As the price of gasoline soars to $4 a gallon in some parts of the U.S. -- with a few experts predicting a $5-per-gallon price by summer -- an agreement by two government agencies to increase cooperation in their investigations of energy market manipulation may help ease consumer pain at the pump.
The Federal Trade Commission and the Commodity Futures Trading Commission announced an agreement Tuesday they say will help ensure the fairness and openness of the energy markets they oversee. The Memorandum of Understanding, signed by the FTC and the CFTC, will allow greater sharing of non-public information by the two agencies as they conduct investigations into the crude oil and gasoline markets.The agreement strengthens the FTC's ability to enforce its petroleum market manipulation rule, which forbids manipulation of U.S. petroleum markets, and augments the authority of the CFTC to pursue manipulation in the oil markets.
"With gasoline prices on the rise, we are committed to doing all we can to ensure that petroleum markets are competitive," FTC Chairman Jon Leibowitz said in a statement. "Competition works to keep prices lower, and this MOU improves the ability of the FTC and CFTC to take action if and when we find market manipulation."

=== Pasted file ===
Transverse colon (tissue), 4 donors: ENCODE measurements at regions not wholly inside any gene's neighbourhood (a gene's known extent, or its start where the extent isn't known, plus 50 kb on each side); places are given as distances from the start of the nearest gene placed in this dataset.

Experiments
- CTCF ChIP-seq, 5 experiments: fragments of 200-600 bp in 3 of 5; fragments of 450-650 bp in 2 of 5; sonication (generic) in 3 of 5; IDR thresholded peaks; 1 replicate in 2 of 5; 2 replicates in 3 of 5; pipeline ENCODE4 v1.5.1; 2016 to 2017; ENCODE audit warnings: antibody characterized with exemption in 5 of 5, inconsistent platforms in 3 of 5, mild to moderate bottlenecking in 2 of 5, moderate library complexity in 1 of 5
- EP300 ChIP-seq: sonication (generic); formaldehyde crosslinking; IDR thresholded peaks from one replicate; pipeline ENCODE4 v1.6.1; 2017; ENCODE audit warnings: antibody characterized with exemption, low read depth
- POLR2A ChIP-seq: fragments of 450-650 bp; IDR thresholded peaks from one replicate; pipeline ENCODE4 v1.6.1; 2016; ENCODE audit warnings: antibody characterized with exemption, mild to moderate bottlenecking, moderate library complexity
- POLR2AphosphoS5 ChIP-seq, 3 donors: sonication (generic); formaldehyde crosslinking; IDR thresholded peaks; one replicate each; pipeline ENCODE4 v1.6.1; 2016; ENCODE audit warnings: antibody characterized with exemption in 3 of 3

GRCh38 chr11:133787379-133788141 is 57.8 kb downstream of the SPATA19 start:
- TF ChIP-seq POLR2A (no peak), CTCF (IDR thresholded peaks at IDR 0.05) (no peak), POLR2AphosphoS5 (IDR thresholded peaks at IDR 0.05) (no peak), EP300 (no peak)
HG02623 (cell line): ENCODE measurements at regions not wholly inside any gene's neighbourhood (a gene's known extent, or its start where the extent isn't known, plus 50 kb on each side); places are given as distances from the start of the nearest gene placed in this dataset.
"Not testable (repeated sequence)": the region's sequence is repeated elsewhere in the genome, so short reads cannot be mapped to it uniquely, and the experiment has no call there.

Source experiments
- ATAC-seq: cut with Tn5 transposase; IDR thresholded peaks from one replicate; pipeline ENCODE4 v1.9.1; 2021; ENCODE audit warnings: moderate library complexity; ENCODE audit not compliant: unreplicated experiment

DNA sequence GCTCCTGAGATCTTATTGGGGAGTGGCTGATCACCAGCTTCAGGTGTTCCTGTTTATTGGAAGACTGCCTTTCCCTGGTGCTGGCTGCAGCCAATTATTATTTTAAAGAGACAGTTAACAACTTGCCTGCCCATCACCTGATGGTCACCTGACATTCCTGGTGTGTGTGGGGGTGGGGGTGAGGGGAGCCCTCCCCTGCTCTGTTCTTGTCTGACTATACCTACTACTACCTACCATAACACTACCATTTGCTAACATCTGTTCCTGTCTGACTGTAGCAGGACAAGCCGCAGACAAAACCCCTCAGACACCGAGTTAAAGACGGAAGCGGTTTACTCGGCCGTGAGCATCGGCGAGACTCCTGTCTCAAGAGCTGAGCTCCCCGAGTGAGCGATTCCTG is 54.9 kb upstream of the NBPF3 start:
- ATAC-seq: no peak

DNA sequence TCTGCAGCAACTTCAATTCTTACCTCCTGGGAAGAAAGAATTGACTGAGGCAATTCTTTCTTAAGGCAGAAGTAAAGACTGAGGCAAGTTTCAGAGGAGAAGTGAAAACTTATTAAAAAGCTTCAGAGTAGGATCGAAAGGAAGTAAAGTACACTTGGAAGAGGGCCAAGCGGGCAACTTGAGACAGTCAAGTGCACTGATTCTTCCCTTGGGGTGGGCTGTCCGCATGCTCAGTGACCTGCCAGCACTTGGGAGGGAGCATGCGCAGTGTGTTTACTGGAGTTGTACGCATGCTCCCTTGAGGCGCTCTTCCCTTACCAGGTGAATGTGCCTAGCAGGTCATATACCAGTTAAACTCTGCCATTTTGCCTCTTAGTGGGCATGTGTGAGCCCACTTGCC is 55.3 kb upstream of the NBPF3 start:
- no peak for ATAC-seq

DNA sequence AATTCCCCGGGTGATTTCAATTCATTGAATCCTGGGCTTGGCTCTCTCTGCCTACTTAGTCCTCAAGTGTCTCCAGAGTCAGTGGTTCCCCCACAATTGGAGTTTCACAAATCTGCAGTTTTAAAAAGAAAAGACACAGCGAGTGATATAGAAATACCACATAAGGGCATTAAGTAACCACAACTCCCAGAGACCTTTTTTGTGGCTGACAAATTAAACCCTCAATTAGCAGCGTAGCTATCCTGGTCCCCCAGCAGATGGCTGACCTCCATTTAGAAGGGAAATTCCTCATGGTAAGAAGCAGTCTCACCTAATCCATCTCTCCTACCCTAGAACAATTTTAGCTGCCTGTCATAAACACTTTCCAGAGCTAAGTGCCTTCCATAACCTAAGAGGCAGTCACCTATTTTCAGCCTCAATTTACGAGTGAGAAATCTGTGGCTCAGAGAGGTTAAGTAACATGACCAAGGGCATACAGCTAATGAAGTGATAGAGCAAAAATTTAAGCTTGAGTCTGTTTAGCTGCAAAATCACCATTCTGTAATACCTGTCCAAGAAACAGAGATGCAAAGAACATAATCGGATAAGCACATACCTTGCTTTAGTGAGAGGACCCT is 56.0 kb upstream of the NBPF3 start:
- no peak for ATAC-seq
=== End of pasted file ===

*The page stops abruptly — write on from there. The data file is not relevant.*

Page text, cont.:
The announcement could hardly be more timely as gasoline prices continue to climb, consumers scream bloody murder, and some politicians are calling for investigations. Five U.S. Senators -– Maria Cantwell (D-Wash.), Olympia Snowe (R-Maine), Jay Rockefeller (D-W.Va.), Mark Pryor (D-Ark.) and Ron Wyden (D-Ore.) -– recently called on the FTC to investigate possible manipulation of crude oil prices.
"We are writing to inquire whether the Federal Trade Commission (FTC) is fully utilizing the regulatory authority granted to it by Congress to ensure American consumers are paying a fair price for gasoline," said a letter sent to the FTC by the five lawmakers, according to The Hill. "We urge you to use this authority aggressively to ensure that recent crude oil market price spikes and volatility are not the result of manipulative practices or anticompetitive behavior."
Both the FTC and the CFTC have the authority to take legal action against fraudulent manipulation of petroleum markets, while the CFTC enjoys exclusive jurisdiction to regulate exchanges, clearing organizations and intermediaries in the futures industry. The MOU will enhance the flow of information between the FTC and the CFTC where their regulatory interest overlap, most importantly in the oil and gasoline markets.
"It is important for regulators to share information to be able to pursue market manipulation wherever it arises," CFTC Chairman Gary Gensler said in a statement, adding that he looks forward to working with the FTC to ensure "the integrity of the oil markets."
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